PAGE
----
Young Adult Me liked the star-crossed relationship between Finch and Violet.  He was the Yin to her Yang and the two complemented one another well.  Finch’s fearlessness in approaching Violet about her loss enabled her to break free from her psychological prison and regain her independence.  Violet, in turn, acted as a compass giving Finch direction and much-needed stability.  However, Adult Me really had a problem with Finch’s family and how they chose to deal with his manic depression.  It seemed too easy and convenient to chalk up his behavior as quirky and weird and, “Oh, that’s just Finch.”  When he disappears for days, they dismiss it as, “He does that sometimes.”  This cavalier attitude seems a bit apathetic for a family already put through the wringer with divorce…and a nasty one at that.  During weekly visits with the Finch patriarch, it’s obvious that Finch’s condition is hereditary and one would think that his mother would be hesitant to turn a blind eye a second time around.  But in the end, Young Adult Me just told Adult Me to stop overthinking things and enjoy the story…so I did.

Niven gives us a raw and poignant story about two teens drowning in their own pools of mental anguish and personal guilt.  Whether by luck or fate, they find each other and extend the healing lifelines of forgiveness, acceptance, and love to each other.  Through them, we see that it is possible for life to go on no matter how impossible or improbable it may seem at the time.  Throughout their story, Finch and Violet express their need to feel relevant, their desire to matter, and their wish to be remembered.  By seeking out the hidden treasures within their own state (a backyard roller coaster, a shoe tree, or a book mobile park), the two begin to uncover their own self-worth that eventually allows a violet to bloom and a finch to fly.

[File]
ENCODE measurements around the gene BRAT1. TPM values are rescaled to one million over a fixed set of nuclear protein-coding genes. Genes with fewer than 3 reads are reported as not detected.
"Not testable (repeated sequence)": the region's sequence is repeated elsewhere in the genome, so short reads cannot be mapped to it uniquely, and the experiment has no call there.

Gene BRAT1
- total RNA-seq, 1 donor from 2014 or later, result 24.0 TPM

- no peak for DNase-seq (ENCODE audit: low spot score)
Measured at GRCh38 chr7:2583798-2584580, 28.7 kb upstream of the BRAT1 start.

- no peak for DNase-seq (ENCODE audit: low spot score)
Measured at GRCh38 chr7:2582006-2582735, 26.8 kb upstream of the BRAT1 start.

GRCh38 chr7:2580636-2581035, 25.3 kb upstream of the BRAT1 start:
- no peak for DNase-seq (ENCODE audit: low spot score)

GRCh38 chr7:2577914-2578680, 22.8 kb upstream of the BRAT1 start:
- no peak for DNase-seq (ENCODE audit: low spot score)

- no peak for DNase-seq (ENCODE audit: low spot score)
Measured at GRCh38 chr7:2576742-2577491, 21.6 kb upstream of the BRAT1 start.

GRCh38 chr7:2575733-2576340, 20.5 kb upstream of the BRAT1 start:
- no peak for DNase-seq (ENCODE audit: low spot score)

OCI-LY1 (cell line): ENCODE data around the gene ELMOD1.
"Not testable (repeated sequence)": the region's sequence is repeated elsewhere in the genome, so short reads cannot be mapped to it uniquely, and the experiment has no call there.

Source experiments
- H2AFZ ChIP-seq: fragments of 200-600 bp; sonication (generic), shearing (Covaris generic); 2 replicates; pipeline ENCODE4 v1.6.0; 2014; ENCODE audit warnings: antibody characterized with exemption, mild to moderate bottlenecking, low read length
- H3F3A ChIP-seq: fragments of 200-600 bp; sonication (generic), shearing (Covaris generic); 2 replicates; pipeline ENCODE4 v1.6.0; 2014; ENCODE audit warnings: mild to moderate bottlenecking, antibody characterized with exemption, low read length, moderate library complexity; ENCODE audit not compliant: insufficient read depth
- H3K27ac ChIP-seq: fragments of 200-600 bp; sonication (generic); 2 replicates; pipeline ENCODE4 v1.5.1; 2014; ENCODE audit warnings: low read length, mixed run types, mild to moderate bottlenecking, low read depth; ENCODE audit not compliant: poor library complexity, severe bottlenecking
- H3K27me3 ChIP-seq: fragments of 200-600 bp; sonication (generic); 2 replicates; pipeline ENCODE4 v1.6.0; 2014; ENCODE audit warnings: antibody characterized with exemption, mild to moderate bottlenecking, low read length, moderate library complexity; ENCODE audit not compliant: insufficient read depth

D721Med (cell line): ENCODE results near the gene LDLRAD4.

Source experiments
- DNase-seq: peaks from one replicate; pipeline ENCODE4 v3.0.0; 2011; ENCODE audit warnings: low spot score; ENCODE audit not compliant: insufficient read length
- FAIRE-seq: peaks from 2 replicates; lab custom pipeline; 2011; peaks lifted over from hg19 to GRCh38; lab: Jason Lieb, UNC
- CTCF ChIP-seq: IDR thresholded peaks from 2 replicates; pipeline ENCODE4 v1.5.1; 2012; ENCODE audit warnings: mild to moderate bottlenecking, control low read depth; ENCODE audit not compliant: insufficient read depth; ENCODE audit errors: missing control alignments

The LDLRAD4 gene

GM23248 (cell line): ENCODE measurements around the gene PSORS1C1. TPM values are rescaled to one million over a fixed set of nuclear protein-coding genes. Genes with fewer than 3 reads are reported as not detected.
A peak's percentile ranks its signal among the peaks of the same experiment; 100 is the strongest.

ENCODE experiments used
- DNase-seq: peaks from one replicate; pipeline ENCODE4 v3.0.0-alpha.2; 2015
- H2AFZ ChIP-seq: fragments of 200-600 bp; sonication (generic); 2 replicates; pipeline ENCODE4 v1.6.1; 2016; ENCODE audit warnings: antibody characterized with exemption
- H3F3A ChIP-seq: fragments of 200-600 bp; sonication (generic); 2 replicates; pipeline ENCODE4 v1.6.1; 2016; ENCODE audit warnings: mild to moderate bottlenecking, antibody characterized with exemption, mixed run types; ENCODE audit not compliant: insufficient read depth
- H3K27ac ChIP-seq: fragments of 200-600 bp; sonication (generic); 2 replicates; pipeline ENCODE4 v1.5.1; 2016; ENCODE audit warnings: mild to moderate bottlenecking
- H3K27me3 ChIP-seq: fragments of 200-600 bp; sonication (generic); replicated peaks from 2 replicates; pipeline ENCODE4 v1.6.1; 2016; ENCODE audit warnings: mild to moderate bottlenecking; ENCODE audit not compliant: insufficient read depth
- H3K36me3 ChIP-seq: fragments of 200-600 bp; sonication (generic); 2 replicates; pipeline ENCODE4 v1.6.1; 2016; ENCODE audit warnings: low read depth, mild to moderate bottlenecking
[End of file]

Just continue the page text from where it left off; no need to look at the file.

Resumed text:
Rating: 5/5

*Book cover image attributed to www.target.com

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Hoot by Carl Hiaasen (J)

Hoot

Hoot

Carl Hiaasen (Juvenile Fiction)

It’s tough always being “the new kid”.  It’s even tougher when there is a bully involved, but the day that Dana Matherson mashed Roy Eberhardt’s face against the school bus window was perhaps the greatest stroke of luck since Alexander Graham Bell spilled acid on his leg.  For it was at that exact moment that Roy saw the mysterious running boy bolting past the bus.  He was wearing no shoes and carrying no backpack or books.  What was he running from?  Where was he going?  And why wasn’t he wearing any shoes?  Turns out, that wasn’t the only mystery in the sleepy little town of Coconut Cove, Florida.  Someone is trying to prevent the newest Mother Paula’s All-American Pancake House from being built.  Between burrowing owls, alligators, sparkly-tailed snakes, fake farts, and nightly pranks, perhaps Coconut Cove isn’t so sleepy after all.

Carl Hiaasen’s Hoot was awarded a Newbery Honor in 2003.  He gives us two mysteries in one: a strange running boy and a vandal thwarting the efforts of a big-time corporation.  The story is witty, fast-paced, and full of heart.  Our hero, Roy, is likeable and full of moxie.  For a kid who just wants to get through the school day unnoticed, he makes it a point to stand out from the crowd.  From taking on the school bully to striking up an unusual friendship with Beatrice Leep, an elite soccer star, Roy quickly makes a name for himself and becomes the unlikeliest of heroes.